The aftermath of President Kennedy’s assassination was poorly handled by the authorities, of this there can be little doubt. Given the magnitude of the event, this poor handling of the evidence and investigation (such as it was) created the uncertainty around the explanation of the causal factors leading to the death of a United States President while in office. The American people — and John Kennedy — deserved better service from their officials than they received. Whether this was this failure to properly handle evidence and conduct a thorough and impartial investigation was the result of conspiracy or incompetence is one each person has a right to answer for themselves.

      • Altalena November 23, 2017 at 9:59 am

        The jury acquitted Clay Shaw in 54 minutes. Perhaps Stone missed that little datum.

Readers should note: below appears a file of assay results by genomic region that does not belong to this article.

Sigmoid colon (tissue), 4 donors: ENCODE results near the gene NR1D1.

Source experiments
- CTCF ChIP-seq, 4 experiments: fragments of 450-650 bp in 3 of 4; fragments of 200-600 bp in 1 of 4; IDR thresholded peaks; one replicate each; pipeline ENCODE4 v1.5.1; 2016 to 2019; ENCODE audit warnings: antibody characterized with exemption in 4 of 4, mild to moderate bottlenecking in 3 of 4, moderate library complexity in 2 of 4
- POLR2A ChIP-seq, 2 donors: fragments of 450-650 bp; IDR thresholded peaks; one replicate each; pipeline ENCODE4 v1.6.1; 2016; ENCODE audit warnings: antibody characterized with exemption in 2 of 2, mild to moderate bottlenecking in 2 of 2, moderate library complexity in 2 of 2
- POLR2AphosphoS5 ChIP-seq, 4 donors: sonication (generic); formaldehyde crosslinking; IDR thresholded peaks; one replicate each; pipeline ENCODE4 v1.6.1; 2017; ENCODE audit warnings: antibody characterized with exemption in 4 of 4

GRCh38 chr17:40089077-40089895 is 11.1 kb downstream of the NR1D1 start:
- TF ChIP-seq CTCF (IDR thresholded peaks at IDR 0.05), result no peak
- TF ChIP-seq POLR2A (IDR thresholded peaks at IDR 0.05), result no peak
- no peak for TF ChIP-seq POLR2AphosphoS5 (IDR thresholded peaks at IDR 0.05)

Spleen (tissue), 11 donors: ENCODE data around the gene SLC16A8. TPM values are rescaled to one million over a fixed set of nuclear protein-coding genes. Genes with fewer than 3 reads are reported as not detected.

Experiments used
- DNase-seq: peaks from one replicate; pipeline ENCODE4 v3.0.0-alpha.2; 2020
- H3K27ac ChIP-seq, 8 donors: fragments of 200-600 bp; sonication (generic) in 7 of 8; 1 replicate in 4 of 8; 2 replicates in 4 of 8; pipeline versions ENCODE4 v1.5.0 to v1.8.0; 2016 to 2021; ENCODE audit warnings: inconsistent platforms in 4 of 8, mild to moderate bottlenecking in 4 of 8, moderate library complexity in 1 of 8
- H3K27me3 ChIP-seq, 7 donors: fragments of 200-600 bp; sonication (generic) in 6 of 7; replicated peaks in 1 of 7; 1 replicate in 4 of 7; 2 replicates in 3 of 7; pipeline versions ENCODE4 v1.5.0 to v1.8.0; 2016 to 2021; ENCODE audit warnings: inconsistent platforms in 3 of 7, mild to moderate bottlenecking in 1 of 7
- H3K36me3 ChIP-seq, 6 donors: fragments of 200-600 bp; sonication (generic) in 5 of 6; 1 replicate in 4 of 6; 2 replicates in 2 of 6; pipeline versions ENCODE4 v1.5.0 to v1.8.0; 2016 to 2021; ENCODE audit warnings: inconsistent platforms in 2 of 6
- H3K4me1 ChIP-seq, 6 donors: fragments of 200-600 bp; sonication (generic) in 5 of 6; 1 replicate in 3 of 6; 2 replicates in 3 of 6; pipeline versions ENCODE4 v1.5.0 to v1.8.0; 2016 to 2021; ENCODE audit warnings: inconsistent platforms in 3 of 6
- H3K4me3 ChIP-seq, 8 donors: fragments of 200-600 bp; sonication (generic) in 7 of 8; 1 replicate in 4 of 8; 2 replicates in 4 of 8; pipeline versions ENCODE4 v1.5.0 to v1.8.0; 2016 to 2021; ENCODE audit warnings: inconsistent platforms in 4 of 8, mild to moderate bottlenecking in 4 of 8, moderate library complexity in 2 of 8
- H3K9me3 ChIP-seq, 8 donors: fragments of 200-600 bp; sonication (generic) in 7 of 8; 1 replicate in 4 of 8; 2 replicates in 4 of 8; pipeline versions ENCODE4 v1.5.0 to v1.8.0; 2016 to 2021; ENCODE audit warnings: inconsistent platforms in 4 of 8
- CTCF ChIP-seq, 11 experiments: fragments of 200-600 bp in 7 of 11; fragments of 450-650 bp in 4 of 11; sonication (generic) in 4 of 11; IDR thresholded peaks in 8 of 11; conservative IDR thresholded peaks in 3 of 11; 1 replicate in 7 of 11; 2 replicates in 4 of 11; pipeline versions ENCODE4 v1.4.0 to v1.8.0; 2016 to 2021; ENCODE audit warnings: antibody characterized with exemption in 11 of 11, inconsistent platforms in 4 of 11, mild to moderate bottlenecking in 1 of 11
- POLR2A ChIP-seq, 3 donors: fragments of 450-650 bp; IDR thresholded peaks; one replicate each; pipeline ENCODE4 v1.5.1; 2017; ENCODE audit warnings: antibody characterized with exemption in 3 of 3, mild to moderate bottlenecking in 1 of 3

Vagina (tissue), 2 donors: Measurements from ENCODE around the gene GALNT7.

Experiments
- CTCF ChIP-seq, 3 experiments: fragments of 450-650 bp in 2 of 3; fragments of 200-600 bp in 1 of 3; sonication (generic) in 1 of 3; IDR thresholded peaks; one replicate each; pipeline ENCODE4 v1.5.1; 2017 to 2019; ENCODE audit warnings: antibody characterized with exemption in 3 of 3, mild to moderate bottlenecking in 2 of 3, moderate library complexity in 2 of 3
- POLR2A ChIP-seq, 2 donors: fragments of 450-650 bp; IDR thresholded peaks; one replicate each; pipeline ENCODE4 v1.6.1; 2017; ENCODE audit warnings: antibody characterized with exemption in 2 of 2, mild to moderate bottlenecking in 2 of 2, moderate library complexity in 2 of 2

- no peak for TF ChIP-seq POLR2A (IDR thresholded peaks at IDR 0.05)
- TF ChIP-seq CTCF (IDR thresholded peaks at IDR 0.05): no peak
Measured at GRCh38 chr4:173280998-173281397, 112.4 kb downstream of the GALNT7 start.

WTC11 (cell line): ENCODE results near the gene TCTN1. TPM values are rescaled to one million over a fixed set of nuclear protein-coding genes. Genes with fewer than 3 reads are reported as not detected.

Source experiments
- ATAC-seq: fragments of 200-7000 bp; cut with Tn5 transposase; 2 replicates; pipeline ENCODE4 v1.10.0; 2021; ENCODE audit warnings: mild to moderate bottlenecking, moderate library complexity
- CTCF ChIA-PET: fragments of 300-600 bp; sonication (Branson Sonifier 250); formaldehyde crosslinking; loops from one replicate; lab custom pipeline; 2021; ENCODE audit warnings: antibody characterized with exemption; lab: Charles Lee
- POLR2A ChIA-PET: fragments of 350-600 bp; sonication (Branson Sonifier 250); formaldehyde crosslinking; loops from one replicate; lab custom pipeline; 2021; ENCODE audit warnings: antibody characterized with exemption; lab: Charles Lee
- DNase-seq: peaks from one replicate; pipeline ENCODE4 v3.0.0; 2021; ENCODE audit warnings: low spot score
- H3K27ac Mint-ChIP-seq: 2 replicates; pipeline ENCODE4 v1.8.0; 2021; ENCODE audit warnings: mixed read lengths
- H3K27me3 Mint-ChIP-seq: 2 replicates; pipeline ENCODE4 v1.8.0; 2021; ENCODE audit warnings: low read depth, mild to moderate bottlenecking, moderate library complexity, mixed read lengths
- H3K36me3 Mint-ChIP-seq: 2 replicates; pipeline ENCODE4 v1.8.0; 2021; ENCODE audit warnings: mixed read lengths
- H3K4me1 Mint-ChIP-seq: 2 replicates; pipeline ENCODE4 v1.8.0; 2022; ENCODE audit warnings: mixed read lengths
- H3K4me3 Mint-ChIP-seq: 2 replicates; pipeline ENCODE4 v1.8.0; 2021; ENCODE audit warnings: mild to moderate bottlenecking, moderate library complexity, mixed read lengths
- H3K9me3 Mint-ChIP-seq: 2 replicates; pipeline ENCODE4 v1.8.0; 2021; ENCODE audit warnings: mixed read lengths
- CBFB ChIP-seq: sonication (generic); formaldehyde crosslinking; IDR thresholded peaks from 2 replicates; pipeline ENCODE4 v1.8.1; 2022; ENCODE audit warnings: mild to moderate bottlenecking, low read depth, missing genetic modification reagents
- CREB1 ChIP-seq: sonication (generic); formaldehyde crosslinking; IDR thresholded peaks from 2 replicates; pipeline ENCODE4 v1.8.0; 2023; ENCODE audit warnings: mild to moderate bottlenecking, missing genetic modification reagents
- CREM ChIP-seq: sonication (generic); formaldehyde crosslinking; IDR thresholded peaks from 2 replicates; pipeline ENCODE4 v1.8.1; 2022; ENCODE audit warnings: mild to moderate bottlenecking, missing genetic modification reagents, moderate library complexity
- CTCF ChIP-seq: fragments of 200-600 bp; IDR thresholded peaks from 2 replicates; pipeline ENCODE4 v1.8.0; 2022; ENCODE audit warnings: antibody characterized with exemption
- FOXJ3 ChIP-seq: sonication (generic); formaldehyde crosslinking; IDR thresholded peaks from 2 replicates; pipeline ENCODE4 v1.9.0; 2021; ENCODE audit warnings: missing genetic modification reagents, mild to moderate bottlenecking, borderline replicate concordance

Your point, um, isn’t one. If someone wanted to make a movie based on, say “The Protocols Of The Elders Of Zion,” would you defend it as entertainment since the bogus story is in a “book” albeit a clear forgery whacked together by the Czarist secret police?

        One can find fault with just about ANY official investigation after even *minor* crimes; this circumstance is of no moment when considering Stone’s offering. Read Bugliosi’s book, or, if you don’t have 2 days to put into it, read Posner’s.

        • hamburgertoday2017 November 23, 2017 at 10:41 am